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Ensemble methods

By ensemble methods, I (Bob, not Andrew) mean approaches that scatter points in parameter space and then make moves by inteprolating or extrapolating among subsets of them. Two prominent examples are:

There are extensions and computer implementations of these algorithms. For example, the Python package emcee implements Goodman and Weare’s walker algorithm and is popular in astrophysics.

Typical sets in high dimensions

If you want to get the background on typical sets, I’d highly recommend Michael Betancourt’s video lectures on MCMC in general and HMC in particular; they both focus on typical sets and their relation to the integrals we use MCMC to calculate:

It was Michael who made a doughnut in the air, pointed at the middle of it and said, “It’s obvious ensemble methods won’t work.” This is just fleshing out the details with some code for the rest of us without such sharp geometric intuitions.

MacKay’s information theory book is another excellent source on typical sets. Don’t bother with the Wikipedia on this one.

Why ensemble methods fail: Executive summary

1. We want to draw a sample from the typical set
2. The typical set is a thin shell a fixed radius from the mode in a multivariate normal
3. Interpolating or extrapolating two points in this shell is unlikely to fall in this shell
4. The only steps that get accepted will be near one of the starting points
5. The samplers devolve to a random walk with poorly biased choice of direction

Several years ago, Peter Li built the Goodman and Weare walker methods for Stan (all they need is log density) on a branch for evaluation. They failed in practice exactly the way the theory says they will fail. Which is too bad, because the ensemble methods are very easy to implement and embarassingly parallel.

Why ensemble methods fail: R simulation

OK, so let’s see why they fail in practice. I’m going to write some simple R code to do the job for us. Here’s an R function to generate a 100-dimensional standard isotropic normal variate (each element is generated normal(0, 1) independently):

normal_rng <- function(K) rnorm(K);


This function computes the log density of a draw:

normal_lpdf <- function(y) sum(dnorm(y, log=TRUE));


Next, generate two draws from a 100-dimesnional version:

K <- 100;
y1 <- normal_rng(K);
y2 <- normal_rng(K);


and then interpolate by choosing a point between them:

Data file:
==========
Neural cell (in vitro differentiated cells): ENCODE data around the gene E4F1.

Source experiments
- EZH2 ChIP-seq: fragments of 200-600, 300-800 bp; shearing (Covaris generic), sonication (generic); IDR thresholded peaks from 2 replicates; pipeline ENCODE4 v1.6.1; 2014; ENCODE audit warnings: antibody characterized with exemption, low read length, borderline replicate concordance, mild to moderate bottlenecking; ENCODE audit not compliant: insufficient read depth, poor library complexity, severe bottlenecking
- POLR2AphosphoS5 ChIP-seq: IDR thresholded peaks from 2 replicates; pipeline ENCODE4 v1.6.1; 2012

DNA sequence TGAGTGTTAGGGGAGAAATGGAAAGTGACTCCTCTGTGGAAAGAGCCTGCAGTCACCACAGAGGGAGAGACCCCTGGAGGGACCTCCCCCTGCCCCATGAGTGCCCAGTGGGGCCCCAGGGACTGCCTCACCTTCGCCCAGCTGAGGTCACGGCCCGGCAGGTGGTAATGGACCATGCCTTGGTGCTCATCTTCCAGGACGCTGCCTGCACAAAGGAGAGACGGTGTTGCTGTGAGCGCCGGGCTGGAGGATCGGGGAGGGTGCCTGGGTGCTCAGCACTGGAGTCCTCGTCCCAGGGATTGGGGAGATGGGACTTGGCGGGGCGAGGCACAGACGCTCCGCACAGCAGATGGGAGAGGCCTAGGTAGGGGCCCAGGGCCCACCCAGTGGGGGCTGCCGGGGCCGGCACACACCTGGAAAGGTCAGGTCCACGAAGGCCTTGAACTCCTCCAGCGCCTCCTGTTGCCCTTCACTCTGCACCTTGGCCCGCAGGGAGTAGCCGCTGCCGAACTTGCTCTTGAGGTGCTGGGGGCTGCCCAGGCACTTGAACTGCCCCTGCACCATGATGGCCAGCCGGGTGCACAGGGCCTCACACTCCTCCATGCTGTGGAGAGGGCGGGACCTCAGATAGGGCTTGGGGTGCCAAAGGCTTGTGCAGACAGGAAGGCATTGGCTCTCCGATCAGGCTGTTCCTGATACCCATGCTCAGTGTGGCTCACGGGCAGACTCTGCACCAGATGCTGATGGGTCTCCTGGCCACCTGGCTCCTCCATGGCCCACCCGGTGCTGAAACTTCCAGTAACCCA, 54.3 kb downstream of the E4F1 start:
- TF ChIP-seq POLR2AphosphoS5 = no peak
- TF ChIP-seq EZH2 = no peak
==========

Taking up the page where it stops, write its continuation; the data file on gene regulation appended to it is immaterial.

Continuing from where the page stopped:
lambda = 0.5;
y12 <- lambda * y1 + (1 - lambda) * y2;


Now let's see what we get:

print(normal_lpdf(y1), digits=1);
print(normal_lpdf(y2), digits=1);
print(normal_lpdf(y12), digits=1);


[1] -153
[1] -142
[1] -123


Hmm. Why is the log density of the interpolated vector so much higher? Given that it's a multivariate normal, the answer is that it's closer to the mode. That should be a good thing, right? No, it's not. The typical set is defined as an area within "typical" density bounds. When I take a random draw from a 100-dimensional standard normal, I expect log densities that hover between -140 and -160 or so. That interpolated vector y12 with a log density of -123 isn't in the typical set!!! It's a bad draw, even though it's closer to the mode. Still confused? Watch Michael's videos above. Ironically, there's a description in the Goodman and Weare paper in a discussion of why they can use ensemble averages that also explains why their own sampler doesn't scale---the variance of averages is lower than the variance of individual draws; and we want to cover the actual posterior, not get closer to the mode.

So let's put this in a little sharper perspective by simulating thousands of draws from a multivariate normal and thousands of draws interpolating between pairs of draws and plot them in two histograms. First, draw them and print a summary:

lp1 <- vector();
for (n in 1:1000) lp1[n] <- normal_lpdf(normal_rng(K));
print(summary(lp1));

lp2 <- vector()
for (n in 1:1000) lp2[n] <- normal_lpdf((normal_rng(K) + normal_rng(K))/2);
print(summary(lp2));


from which we get:

  Min. 1st Qu.  Median    Mean 3rd Qu.    Max.
-177    -146    -141    -142    -136    -121

Min. 1st Qu.  Median    Mean 3rd Qu.    Max.
-129    -119    -117    -117    -114    -108


That's looking bad. It's even clearer with a faceted histogram:

library(ggplot2);
df <- data.frame(list(log_pdf = c(lp1, lp2),
case=c(rep("Y1", 1000), rep("(Y1 + Y2)/2", 1000))));
plot <- ggplot(df, aes(log_pdf)) +
geom_histogram(color="grey") +
facet_grid(case ~ .);


Here's the plot:

The bottom plot shows the distribution of log densities in independent draws from the standard normal (these are pure Monte Carlo draws). The top plot shows the distribution of the log density of the vector resulting from interpolating two independent draws from the same distribution. Obviously, the log densities of the averaged draws are much higher. In other words, they are atypical of draws from the target standard normal density.

Exercise

Check out what happens as (1) the number of dimensions K varies, and (2) as lambda varies within or outside of [0, 1].

Hint: What you should see is that as lambda approaches 0 or 1, the draws get more and more typical, and more and more like random walk Metropolis with a small step size. As dimensionality increases, the typical set becomes more attenuated and the problem becomes worse (and vice-versa as it decreases).

Does Hamiltonian Monte Carlo (HMC) have these problems?

Not so much. It scales much better with dimension. It'll slow down, but it won't break and devolve to a random walk like ensemble methods do.